Your go-to resource for acronyms, jargons, terminology, and useful words for product and customer experience teams.


Agile Retrospectives

What is an Agile retrospective?

An Agile retrospective is a meeting held at the end of an iteration or sprint where the team reviews what went well, what didn’t, and how they can improve in future sprints. It encourages reflection and continuous improvement.

Why are Agile retrospectives important?

Agile retrospectives are important because they promote a culture of continuous improvement, help identify and resolve issues, enhance team collaboration, and ensure that the development process evolves and improves over time.

Who participates in an Agile retrospective?

The entire Agile team participates in a retrospective, including developers, testers, the Scrum Master (or Agile coach), and the product owner. Sometimes stakeholders may also be invited.

What are the typical activities in an Agile retrospective?

Typical activities include discussing what went well, identifying problems or challenges, brainstorming solutions, and creating an action plan for improvements. Various facilitation techniques like timelines, Start/Stop/Continue, and the 4Ls (Liked, Learned, Lacked, Longed for) can be used.

How often should Agile retrospectives be held?

Agile retrospectives are usually held at the end of each sprint or iteration, which typically occurs every one to four weeks, depending on the team’s sprint length.

What are some common techniques used in Agile retrospectives?

Common techniques include Start/Stop/Continue, the 4Ls, Mad/Sad/Glad, Fishbone Diagram, and Timeline Retrospective. These techniques help structure the discussion and encourage constructive feedback.

What is the role of the Scrum Master in a retrospective?

The Scrum Master facilitates the retrospective, ensuring that the discussion remains focused, productive, and inclusive. They help the team identify action items and follow up on previous commitments.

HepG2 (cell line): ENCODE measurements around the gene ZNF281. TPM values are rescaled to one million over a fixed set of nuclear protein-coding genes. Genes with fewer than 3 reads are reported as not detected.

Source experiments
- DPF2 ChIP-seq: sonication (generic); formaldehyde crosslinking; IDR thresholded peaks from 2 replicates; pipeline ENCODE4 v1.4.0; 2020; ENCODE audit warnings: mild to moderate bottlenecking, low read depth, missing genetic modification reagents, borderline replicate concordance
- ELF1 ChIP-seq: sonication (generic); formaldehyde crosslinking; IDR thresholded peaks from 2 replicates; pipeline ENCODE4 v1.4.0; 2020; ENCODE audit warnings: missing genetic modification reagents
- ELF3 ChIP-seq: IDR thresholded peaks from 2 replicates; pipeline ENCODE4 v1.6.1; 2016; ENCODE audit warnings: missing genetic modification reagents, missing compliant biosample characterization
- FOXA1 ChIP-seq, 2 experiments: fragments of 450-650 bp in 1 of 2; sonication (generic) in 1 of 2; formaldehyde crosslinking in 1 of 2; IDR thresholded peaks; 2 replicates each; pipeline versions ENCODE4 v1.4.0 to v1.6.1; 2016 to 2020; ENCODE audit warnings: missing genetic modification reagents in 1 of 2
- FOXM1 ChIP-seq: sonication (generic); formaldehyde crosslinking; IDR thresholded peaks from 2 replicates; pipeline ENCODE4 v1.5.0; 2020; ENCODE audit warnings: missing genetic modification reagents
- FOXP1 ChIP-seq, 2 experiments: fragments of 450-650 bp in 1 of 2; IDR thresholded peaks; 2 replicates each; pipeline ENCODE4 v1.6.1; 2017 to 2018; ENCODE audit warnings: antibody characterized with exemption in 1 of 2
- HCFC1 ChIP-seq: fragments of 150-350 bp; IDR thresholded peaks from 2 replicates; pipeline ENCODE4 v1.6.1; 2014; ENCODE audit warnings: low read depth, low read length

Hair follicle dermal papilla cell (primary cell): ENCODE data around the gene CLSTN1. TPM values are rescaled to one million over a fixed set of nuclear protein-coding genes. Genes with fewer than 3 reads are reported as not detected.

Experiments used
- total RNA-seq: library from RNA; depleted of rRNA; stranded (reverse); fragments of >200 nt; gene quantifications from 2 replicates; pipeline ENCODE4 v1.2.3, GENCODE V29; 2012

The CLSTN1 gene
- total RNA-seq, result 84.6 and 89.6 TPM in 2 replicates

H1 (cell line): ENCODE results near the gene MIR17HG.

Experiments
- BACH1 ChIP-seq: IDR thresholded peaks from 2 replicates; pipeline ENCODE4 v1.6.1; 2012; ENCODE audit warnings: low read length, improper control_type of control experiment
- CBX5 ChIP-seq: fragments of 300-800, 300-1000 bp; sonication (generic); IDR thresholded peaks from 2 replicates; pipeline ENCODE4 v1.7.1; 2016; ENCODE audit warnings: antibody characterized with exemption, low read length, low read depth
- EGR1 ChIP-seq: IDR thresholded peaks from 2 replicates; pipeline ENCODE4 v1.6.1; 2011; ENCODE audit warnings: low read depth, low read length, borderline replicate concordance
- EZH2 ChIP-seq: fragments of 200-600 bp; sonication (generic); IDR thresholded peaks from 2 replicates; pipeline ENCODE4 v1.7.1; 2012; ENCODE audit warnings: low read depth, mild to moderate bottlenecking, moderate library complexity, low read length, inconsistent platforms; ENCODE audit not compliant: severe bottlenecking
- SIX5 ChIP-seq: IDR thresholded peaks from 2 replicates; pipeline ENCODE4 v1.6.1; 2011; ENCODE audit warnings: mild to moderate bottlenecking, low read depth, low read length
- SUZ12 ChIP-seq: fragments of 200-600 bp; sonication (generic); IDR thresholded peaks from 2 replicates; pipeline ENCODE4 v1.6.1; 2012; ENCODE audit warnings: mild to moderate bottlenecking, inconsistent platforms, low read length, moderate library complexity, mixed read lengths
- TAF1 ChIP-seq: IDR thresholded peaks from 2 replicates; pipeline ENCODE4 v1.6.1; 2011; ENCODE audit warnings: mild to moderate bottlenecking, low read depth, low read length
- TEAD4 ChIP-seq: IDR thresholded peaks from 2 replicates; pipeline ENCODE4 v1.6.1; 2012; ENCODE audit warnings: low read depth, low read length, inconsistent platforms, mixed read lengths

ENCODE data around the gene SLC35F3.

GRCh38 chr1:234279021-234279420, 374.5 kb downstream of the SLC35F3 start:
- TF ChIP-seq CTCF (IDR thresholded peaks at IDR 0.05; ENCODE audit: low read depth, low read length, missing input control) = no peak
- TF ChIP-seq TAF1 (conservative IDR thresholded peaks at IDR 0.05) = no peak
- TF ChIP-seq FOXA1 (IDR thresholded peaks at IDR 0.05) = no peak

How can teams ensure effective Agile retrospectives?

Teams can ensure effective retrospectives by creating a safe environment for open communication, using diverse facilitation techniques, focusing on actionable improvements, and consistently following up on action items.

What is the outcome of an Agile retrospective?

The outcome of an Agile retrospective is typically a set of actionable items or improvements that the team commits to implementing in the next sprint or iteration. It also includes a better understanding of the team’s strengths and areas for growth.

What challenges might a team face during a retrospective?

Challenges can include lack of participation, defensiveness, not addressing the root cause of issues, failing to follow up on action items, and lack of a safe space for honest communication.

How can a team address negativity during retrospectives?

A team can address negativity by creating a positive and respectful environment, focusing on solutions rather than blame, using structured techniques to guide the discussion, and ensuring that everyone’s voice is heard.

What is the difference between a sprint review and a retrospective?

A sprint review focuses on the product increment and what was delivered during the sprint, involving stakeholders and customers. A retrospective, on the other hand, focuses on the team’s processes and performance, involving only the Agile team.

Can Agile retrospectives be conducted remotely?

Yes, Agile retrospectives can be conducted remotely using video conferencing tools and digital collaboration platforms like Miro, MURAL, or Trello. Remote retrospectives require careful facilitation to ensure engagement and participation.

What is the “Prime Directive” in Agile retrospectives?

The “Prime Directive” is a statement often used to set the tone for retrospectives, emphasizing that the team assumes everyone did their best given the circumstances. It promotes a blame-free environment and focuses on collective improvement.

How do retrospectives contribute to continuous improvement?

Retrospectives contribute to continuous improvement by regularly reflecting on the team’s processes, identifying areas for enhancement, and implementing actionable changes. This iterative reflection and action cycle helps the team evolve and become more effective over time.